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Game of the Year of the Day, 1974: Miami (Ohio) 19, Kent State 17

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Dick Crum’s 1974 Miami (Ohio): one of the 50 best* of all time.

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Randy Walker (right) was a fullback on Miami’s ‘74 team. He would go on to become head coach 16 years later.
Miami athletics

The date: November 9, 1974

The matchup: Kent State (6-3) at Miami (Ohio) (7-0-1)

The stakes: The MAC title. Miami had already clinched a tie, but a win over rival Kent State would give the school its second straight outright title.

The back story: From 50 Best*:

It’s almost like Oxford holds its fall colors all year long. It is a nurturing environment, especially if you want to become a successful football coach one day. [...]

For decades, it seemed the best way to make it as a coach was to be touched by the school in Oxford. Play there and/or serve as an assistant there, and you’ll win ring after ring later in life. That’s how you get away with calling yourself the Cradle of Coaches with a straight face.

The best team in Miami history, however, may not have been one coached by Brown or Hayes or Parseghian or Schembechler. The most influential coach involved with the team was a starting running back at the time.

After four years in the Cradle of Coaches, Dick Crum would go on to engineer four consecutive top-20 finishes at North Carolina in the early-1980s. He wasn’t as successful as a Bo Schembechler, a Woody Hayes, or a Weeb Eubank, but he made a name for himself.

His 1974 Miami team, however, could have taken some of those UNC squads. With a backfield led by future Miami and Northwestern head coach Randy Walker and dual-threat quarterback Sherman Smith (who would go on to rush for 3,500 yards with the Seahawks and Chargers), the school was in the middle of an unprecedented run. The future Redhawks would go 32-1-1 from 1973-75, and after going 11-0 under Bill Mallory and winning the Tangerine Bowl in 1973, the team arguably got even better after Mallory left for Colorado.

Kent State wasn’t bad either, though. The Golden Flashes were in their final year under Don James — he would take the Washington job shortly after the 1974 season ended — and while they were dealing with an up-and-down season, with a win over Syracuse and losses to teams like Ohio and Utah State, the “up” version showed up in Oxford on a beautiful early-November day.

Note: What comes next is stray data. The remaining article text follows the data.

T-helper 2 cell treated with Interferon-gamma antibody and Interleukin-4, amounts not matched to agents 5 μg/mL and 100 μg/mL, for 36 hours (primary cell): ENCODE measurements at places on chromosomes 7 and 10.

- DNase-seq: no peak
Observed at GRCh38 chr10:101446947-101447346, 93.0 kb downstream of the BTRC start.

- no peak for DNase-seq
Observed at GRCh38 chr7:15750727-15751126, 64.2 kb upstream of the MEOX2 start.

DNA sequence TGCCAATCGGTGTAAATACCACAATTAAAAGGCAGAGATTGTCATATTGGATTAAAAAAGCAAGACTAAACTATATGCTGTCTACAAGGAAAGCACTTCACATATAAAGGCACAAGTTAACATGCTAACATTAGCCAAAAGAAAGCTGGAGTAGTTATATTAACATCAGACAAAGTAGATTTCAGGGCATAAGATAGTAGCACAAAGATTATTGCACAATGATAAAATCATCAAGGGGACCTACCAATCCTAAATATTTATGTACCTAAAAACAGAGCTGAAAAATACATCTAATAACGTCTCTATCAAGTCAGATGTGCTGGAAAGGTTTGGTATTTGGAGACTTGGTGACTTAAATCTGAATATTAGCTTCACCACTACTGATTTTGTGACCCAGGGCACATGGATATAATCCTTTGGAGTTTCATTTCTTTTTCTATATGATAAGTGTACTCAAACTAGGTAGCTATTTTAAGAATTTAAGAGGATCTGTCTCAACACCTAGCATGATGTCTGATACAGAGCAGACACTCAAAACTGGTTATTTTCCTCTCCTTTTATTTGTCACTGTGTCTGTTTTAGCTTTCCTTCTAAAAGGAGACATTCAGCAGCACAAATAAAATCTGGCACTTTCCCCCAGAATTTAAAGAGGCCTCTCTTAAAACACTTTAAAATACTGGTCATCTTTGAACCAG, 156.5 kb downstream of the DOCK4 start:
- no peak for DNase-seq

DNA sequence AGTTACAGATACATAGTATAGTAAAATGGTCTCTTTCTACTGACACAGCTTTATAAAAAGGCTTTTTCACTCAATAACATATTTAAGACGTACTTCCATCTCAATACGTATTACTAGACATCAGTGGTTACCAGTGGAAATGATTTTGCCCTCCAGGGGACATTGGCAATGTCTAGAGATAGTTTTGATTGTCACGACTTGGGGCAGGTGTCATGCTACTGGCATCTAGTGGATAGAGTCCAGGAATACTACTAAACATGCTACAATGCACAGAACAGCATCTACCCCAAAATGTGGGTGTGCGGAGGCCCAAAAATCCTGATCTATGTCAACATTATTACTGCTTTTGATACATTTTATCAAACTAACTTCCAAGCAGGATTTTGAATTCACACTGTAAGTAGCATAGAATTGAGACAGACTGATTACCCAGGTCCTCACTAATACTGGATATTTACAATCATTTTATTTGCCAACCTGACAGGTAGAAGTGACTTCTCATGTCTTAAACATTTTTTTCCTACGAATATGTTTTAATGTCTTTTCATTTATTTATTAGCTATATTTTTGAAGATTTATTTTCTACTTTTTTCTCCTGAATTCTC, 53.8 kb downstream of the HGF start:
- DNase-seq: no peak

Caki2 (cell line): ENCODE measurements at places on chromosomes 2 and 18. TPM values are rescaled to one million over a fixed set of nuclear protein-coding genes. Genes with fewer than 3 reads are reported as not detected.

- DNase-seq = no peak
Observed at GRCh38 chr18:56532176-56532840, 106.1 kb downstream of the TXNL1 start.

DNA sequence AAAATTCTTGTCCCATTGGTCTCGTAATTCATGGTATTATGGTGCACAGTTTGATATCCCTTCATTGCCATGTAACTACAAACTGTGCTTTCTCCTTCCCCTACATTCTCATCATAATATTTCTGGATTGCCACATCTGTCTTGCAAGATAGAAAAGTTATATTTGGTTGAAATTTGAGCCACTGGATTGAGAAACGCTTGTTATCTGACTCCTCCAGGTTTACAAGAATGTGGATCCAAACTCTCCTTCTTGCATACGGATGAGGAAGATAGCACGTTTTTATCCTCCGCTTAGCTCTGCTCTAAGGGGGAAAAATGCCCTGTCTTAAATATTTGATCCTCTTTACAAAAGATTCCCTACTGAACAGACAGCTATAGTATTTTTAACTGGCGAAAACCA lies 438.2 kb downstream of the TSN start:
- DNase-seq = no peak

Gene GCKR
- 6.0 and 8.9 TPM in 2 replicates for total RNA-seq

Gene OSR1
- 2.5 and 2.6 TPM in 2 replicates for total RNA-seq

The game: Via

OXFORD (UPI) -- David Draudt kicked a 39-yard field goal with just six seconds remaining to rally 12th ranked and Tangerine Bowl-bound Miami to a heart-pounding 19-17 victory over stubborn Kent State Saturday.

The win gave the Redskins their second straight Mid-American Conference title with a perfect 5-0 league record and increased their unbeaten string to 21 games.

Kent State had grabbed a 17-16 lead with only one minute remaining on Larry Poole's two-yard touchdown run and Don Brown's extra point kick.

But in the final minute, Miami stormed from its 20-yard line to Kent's 22. Then with six seconds to go, Draudt smashed his soccer style 39-yard field goal through the uprights.

Until his game-winning kick, Draudt had figured to be the goat of the game because one of his extra point attempts in the second quarter had been blocked.

Kent State, trailing 16-10 with 7:20 remaining, had marched 80 yards to grab the 17-16 edge with one minute to go and the Flashes' bench erupted in excitement at the anticipated victory.

But Redskins quarterback Steve Sanna calmly led his team 58 yards in the final 60 seconds to set up Draudt's game-winning field goal.

That game recap omitted a key detail: Miami’s game-winning, last-minute drive began with a halfback pass from Walker to Smith for 26 yards. Sanna — a better passer than Smith — then came in and directed it from there. Meanwhile, not only had Draudt missed a PAT earlier in the game; he’d missed 10 of 14 field goals on the season. And then he nailed the kick to preserve Miami’s unbeaten streak.

The box score:

Miami was awesome in 1974 and would finish the season by mauling Cincinnati (27-7), then heading back to the Tangerine Bowl and handling Georgia with ease (21-10). The only blemish on the record all year was a tie against a Purdue team that would whomp No. 2 Notre Dame the next week. But James’ Golden Flashes very nearly pulled the upset here. Only a Kent State turnover and 10-for-13 passing for Miami gave the favorites a statistical edge.

Crum would go on to engineer two more one-loss seasons over the next three years; this was a golden age for the MAC, which at times between the late-1960s and mid-1970s boasted incredible Toledo and Miami teams and featured future stud coaches like James and Bowling Green’s Don Nehlen (who would go on to lead WVU to two top-10 finishes).

By the way, there was another future head coach on this awesome Miami team: a junior defensive back by the name of Ron Zook.